Arrow–Debreu model

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In mathematical economics, the Arrow–Debreu model suggests that under certain economic assumptions (convex preferences, perfect competition, and demand independence) there must be a set of prices such that aggregate supplies will equal aggregate demands for every commodity in the economy.[1]

The model is central to the theory of general (economic) equilibrium and it is often used as a general reference for other microeconomic models. It is named after Kenneth Arrow, Gérard Debreu,[2] and sometimes also Lionel W. McKenzie for his independent proof of equilibrium existence in 1954[3] as well as his later improvements in 1959.[4][5]

The A-D model is one of the most general models of competitive economy and is a crucial part of general equilibrium theory, as it can be used to prove the existence of general equilibrium (or Walrasian equilibrium) of an economy. In general, there may be many equilibria; however, with extra assumptions on consumer preferences, namely that their utility functions be strongly concave and twice continuously differentiable, a unique equilibrium exists. With weaker conditions, uniqueness can fail, according to the Sonnenschein–Mantel–Debreu theorem.

Convex sets and fixed points[edit]

Picture of the unit circle
A quarter turn of the convex unit disk leaves the point (0,0) fixed but moves every point on the non–convex unit circle.

In 1954, McKenzie and the pair Arrow and Debreu independently proved the existence of general equilibria by invoking the Kakutani fixed-point theorem on the fixed points of a continuous function from a compact, convex set into itself. In the Arrow–Debreu approach, convexity is essential, because such fixed-point theorems are inapplicable to non-convex sets. For example, the rotation of the unit circle by 90 degrees lacks fixed points, although this rotation is a continuous transformation of a compact set into itself; although compact, the unit circle is non-convex. In contrast, the same rotation applied to the convex hull of the unit circle leaves the point (0,0) fixed. Notice that the Kakutani theorem does not assert that there exists exactly one fixed point. Rotating the unit disk by 360 degrees leaves the entire unit disk fixed, so that this rotation has an infinite number of fixed points.

Non-convexity in large economies[edit]

The assumption of convexity precluded many applications, which were discussed in the Journal of Political Economy from 1959 to 1961 by Francis M. Bator, M. J. Farrell, Tjalling Koopmans, and Thomas J. Rothenberg.[6] Ross M. Starr (1969) proved the existence of economic equilibria when some consumer preferences need not be convex.[6] In his paper, Starr proved that a "convexified" economy has general equilibria that are closely approximated by "quasi-equilbria" of the original economy; Starr's proof used the Shapley–Folkman theorem.[7]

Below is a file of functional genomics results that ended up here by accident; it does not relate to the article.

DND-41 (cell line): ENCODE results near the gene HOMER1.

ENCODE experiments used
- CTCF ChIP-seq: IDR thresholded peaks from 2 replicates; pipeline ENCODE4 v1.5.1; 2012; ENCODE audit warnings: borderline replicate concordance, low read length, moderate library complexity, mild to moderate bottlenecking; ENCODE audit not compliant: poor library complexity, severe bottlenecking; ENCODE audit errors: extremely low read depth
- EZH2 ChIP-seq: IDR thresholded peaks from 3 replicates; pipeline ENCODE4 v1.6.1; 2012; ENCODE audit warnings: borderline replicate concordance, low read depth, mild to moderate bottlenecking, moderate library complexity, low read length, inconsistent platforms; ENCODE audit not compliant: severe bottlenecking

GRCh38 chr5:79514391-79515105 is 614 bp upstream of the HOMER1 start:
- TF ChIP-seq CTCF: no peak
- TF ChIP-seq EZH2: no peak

Economics of uncertainty: Insurance and finance[edit]

Compared to earlier models, the Arrow–Debreu model radically generalized the notion of a commodity, differentiating commodities by time and place of delivery. So, for example, "apples in New York in September" and "apples in Chicago in June" are regarded as distinct commodities. The Arrow–Debreu model applies to economies with maximally complete markets, in which there exists a market for every time period and forward prices for every commodity at all time periods and in all places. This is to in essence abolish time: "tatonnement" happens in effect across eternity, once and forever. It is just a cheap shallow trick to turn "dynamics" into "statics".[citation needed]

The Arrow–Debreu-(Lucas) model specifies the conditions of perfectly competitive markets. Assuming initial endowments is also absolutely vital to this purpose of the model.

The deeper economic sense of that is wider: the trick is needed to get rid of the role of capital (it creates "knots" in the timeline, especially if one considers depreciation), and to avoid the "complications" like path dependency that creates. Sraffa's illustration of "return of the techniques" even in comparative statics is all about path dependency especially in the accumulation of capital.

To summarize some of the assumptions, "core" neoclassical models "work best" when:

  • There is only one commodity that is at the same time capital and consumption goods.
  • There is only one agent that is at the same time producer and consumers.
  • Regardless of the one commodity and one agent, there are infinite markets for every possible future instant, each perfectly competitive because of infinite sellers and buyers competing.
  • The one agent knows the probability distributions of all future events.